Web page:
Brighton and Hove – St Peter, Victoria Gardens
The inadequacy of St Nicholas as parish church of the rapidly developing resort led to a public meeting in 1818 to consider the building of an additional one (1 p203) at the northern end of the Steine. Its position marks the eastward shift of the town, as the resort consolidated. Probably because of doubts about local willingness to cover the cost, further action was delayed until 1823, when a committee was established to seek funding. The ensuing competition was won by Sir C Barry, then at the start of his career (A Barry p74) and construction started in 1824. The new church was to be on a grand scale – the Commission for Building New Churches alone agreed an initial loan of £15,000 (Dale p31) and the final cost was £21,865 (1 p209). The main contractor was W Ranger (ibid p207) and the new church was consecrated in 1828.
Barry had initially been more at home in the classical style, but following the development of taste, increasingly used gothic for churches. His understanding of the style was to advance considerably, even before his association with A W Pugin at the Palace of Westminster, but St Peter’s remains a product of his early years, despite later changes. Barry is said later to have wished he could pull it down and start again (Sawyer I p25) and immediately following generations liked neither his use of Perpendicular gothic nor the facing of silver-grey Portland stone.
The tower, planned from the first as a prominent termination of the view along the Steine, has a broad lower stage with a large entrance-arch and a heavy pinnacle at each corner. These are linked by a flying buttress to a more slender belfry-stage, which is derived from York Minster. Though flat topped, a spire was intended, but for financial reasons it was never built (1 ibid – a print of the design is reproduced on p208). Barry’s plan was symmetrical, with shallow three-sided ‘east’ and ‘west’ apses (actually north and south; for the sake of clarity the points of the compass are used in their liturgical not their geographical senses); that by the tower remains. The body of Barry’s church seems out of scale when contrasted with the tower; he later deplored the division of its tall windows into two to allow for galleries (A Barry p75), now gone. The clerestory is disproportionately low, with square-headed windows outside contained in four-centred arches inside, though most detail is reasonably accurate, except the low-pitched plaster vaults of nave and aisles.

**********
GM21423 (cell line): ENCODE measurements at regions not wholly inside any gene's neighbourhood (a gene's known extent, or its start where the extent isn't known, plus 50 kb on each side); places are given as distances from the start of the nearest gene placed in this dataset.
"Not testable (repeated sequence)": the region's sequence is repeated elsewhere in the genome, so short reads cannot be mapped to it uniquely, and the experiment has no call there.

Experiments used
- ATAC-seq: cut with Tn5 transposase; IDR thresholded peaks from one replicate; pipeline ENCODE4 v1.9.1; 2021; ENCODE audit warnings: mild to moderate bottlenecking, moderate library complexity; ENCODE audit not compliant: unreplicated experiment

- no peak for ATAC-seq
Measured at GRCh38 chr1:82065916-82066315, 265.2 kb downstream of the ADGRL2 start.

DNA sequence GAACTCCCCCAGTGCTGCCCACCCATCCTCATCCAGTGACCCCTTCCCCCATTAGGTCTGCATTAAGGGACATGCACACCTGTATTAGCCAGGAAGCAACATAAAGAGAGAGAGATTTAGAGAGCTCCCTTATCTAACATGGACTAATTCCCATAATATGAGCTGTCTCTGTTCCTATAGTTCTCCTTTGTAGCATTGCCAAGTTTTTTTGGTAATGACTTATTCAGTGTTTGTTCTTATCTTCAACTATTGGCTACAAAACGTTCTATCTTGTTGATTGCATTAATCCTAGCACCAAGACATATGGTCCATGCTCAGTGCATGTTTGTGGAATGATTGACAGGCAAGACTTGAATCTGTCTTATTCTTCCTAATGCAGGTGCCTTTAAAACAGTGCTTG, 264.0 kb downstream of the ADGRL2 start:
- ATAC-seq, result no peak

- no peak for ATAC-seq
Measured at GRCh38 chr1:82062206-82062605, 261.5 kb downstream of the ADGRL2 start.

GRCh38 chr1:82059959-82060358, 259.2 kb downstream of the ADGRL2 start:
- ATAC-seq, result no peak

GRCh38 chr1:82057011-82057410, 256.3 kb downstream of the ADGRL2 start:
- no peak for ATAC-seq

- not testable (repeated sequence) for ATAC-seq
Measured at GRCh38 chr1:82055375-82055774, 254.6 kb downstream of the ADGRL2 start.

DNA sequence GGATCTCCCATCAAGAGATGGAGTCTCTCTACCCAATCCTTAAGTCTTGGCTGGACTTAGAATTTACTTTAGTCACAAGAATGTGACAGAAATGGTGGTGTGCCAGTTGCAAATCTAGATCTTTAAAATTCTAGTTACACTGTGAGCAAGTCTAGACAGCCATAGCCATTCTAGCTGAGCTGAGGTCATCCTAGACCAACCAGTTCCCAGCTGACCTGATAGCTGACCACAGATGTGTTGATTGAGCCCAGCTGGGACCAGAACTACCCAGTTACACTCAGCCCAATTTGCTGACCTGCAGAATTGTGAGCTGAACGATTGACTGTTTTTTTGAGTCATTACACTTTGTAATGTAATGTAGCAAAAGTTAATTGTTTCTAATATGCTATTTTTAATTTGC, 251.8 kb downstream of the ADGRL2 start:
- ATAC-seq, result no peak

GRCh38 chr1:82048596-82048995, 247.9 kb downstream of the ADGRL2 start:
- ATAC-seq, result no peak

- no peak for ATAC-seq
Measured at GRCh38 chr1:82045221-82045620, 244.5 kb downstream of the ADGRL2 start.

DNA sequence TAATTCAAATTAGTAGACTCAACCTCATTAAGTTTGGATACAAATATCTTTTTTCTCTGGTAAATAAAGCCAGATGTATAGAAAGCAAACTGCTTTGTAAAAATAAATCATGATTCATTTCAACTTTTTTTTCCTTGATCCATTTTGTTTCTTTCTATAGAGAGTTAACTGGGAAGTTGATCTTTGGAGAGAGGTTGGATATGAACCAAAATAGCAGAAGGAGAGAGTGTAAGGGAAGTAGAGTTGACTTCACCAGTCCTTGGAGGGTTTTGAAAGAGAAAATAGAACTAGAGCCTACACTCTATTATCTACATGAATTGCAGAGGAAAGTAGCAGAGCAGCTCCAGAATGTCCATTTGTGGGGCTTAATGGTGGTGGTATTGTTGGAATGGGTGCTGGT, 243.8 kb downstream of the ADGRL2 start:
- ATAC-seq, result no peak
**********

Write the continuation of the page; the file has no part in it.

After St Peter became the parish church of Brighton at the parochial re-organisation of 1873, for which its commanding position was well suited, Barry’s plan seemed old fashioned, especially as the eastern apse was screened off as a vestry, with two pulpits in front (Horsfield I p146), so a new east end was proposed, to be more worthy of the enhanced function of the church and in keeping with contemporary liturgical standards. In 1874 Somers Clarke junior, who was the son of the long-time parish clerk, reported to a public meeting that the fabric was generally sound (B 32 p456), but proposed a chancel with a one-bay extension to the nave. However, the meeting noted ominously that funds had yet to be raised.
As a provisional measure, the eastern apse was opened up and the west gallery removed (Sawyer I p38). Only in 1888 did work on a chancel begin, built on an undercroft with vestries and other rooms (BN 57 p471). The most obvious feature initially of this work was a new south chapel, which was not completed until 1898, presumably because of continuing financial problems; thus, work was stated to have been resumed in 1892 after an interruption (BN 63 p585). Although Somers Clarke is most usually mentioned in connection with this work, his partner until 1892, J T Micklethwaite was also involved (B 91 p516) and it is often hard to differentiate between their work. It is in fact likely that most of the work after 1892 was done by Micklethwaite, though as the partnership had not started when Somers Clarke first became involved, he may have been chiefly responsible for the initial concept. The extended north aisle and associated chapel were apparently built in parallel with the later stages of the south chapel, for they also were finished in 1898 (CDG 49 p11). This would have entailed the building of much of at least the western part of the main chancel, but it was another eight years before that was completed in 1906, the year of Micklethwaite’s death (BN 90 p896). Thanks to the greater space in the extended church the galleries were removed from the nave, which was re-seated. The panelling round the bases of the arcade piers may be presumed to date from the same time.